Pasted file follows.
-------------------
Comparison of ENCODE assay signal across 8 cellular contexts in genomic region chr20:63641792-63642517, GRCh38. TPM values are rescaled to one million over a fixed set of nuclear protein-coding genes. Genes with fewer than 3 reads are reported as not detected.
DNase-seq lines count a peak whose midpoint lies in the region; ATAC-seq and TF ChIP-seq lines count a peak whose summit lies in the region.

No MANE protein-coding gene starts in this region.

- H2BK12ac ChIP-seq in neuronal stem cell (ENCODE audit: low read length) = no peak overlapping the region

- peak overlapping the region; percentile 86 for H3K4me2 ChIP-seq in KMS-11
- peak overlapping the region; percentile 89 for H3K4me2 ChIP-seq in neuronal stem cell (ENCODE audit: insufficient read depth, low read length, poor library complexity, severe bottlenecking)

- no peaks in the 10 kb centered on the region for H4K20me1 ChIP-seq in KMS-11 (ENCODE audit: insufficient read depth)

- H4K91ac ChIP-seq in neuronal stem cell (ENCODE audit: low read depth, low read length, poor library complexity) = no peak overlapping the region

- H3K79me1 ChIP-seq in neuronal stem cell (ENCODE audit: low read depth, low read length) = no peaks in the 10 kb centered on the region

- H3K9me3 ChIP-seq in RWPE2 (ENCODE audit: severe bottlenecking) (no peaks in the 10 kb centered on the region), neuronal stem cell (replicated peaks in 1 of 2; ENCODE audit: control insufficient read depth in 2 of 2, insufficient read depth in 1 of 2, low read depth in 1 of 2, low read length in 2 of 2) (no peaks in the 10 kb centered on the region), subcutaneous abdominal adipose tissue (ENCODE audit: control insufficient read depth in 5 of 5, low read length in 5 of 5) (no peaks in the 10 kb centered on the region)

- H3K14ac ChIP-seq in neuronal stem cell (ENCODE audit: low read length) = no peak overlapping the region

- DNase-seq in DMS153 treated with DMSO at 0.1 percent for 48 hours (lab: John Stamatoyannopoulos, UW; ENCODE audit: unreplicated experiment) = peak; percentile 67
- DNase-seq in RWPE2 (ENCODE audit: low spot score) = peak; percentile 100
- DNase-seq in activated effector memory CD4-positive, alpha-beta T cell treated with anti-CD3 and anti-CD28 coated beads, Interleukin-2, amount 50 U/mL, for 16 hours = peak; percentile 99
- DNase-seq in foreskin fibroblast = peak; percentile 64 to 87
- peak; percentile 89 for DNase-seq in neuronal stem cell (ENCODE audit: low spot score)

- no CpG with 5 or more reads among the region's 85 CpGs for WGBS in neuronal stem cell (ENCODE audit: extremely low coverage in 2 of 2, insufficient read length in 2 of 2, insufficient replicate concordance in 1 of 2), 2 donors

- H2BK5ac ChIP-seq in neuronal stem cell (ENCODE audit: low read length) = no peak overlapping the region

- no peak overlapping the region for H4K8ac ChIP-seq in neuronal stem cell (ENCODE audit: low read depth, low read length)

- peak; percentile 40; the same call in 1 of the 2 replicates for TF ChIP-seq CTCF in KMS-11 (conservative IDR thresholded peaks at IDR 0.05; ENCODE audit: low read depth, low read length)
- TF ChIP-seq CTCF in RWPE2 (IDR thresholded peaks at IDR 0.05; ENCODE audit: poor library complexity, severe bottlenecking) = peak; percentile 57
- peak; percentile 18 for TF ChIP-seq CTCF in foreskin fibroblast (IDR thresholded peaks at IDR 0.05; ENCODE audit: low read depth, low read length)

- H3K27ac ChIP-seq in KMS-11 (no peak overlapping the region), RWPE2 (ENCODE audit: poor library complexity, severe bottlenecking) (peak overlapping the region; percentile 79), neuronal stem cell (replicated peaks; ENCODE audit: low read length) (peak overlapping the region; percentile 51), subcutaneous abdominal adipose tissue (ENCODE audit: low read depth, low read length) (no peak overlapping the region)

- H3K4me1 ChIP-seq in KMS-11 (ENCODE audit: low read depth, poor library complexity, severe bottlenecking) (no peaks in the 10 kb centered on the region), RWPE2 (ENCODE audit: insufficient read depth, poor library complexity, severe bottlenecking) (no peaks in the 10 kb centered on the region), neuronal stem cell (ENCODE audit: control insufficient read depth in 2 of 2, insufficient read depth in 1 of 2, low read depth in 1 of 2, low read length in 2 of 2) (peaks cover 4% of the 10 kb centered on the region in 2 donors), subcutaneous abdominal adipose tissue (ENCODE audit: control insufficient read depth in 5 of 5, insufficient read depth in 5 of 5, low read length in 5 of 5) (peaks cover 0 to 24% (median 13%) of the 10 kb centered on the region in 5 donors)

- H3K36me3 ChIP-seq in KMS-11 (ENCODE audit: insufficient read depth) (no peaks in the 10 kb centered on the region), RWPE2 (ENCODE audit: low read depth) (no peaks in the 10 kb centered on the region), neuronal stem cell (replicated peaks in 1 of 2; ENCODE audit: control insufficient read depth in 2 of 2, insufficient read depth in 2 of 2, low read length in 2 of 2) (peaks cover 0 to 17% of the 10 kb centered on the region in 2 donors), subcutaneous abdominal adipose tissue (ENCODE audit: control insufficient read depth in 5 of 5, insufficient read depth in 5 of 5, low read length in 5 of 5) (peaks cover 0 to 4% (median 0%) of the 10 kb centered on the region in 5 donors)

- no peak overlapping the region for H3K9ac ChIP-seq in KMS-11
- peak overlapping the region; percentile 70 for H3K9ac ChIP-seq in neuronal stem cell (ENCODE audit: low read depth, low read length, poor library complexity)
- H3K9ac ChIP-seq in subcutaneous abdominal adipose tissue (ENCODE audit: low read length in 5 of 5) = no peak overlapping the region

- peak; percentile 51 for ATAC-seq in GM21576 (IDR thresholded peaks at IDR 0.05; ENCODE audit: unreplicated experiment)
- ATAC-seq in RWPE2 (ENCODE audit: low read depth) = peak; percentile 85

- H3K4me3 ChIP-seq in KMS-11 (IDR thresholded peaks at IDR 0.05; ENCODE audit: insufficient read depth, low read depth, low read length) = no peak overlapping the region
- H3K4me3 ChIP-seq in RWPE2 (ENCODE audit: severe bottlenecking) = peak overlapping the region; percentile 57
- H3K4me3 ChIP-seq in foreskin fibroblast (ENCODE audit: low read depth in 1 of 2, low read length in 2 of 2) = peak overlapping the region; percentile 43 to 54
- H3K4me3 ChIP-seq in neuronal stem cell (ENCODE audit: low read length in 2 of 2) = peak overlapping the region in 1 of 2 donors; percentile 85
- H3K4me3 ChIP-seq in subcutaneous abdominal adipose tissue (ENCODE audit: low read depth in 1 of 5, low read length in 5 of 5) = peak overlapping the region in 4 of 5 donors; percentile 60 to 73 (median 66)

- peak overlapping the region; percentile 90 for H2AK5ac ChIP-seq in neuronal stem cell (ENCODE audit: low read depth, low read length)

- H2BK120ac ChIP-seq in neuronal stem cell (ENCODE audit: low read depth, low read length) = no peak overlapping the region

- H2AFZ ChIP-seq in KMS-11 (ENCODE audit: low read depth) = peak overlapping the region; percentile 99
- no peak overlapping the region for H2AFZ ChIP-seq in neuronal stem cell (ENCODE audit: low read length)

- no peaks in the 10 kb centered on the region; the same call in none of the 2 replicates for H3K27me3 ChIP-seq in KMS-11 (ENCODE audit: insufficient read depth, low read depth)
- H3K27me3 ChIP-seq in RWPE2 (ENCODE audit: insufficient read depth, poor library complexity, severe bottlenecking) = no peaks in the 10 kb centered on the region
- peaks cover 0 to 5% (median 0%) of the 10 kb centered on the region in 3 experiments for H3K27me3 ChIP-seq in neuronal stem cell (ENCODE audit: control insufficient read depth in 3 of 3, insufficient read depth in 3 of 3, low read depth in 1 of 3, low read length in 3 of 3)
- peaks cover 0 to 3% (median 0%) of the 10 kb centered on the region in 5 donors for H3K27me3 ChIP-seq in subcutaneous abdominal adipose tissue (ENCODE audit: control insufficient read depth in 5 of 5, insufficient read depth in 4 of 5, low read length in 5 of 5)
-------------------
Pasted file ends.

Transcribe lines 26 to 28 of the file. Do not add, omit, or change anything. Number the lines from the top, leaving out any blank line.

- no peak overlapping the region for H3K9ac ChIP-seq in KMS-11
- peak overlapping the region; percentile 70 for H3K9ac ChIP-seq in neuronal stem cell (ENCODE audit: low read depth, low read length, poor library complexity)
- H3K9ac ChIP-seq in subcutaneous abdominal adipose tissue (ENCODE audit: low read length in 5 of 5) = no peak overlapping the region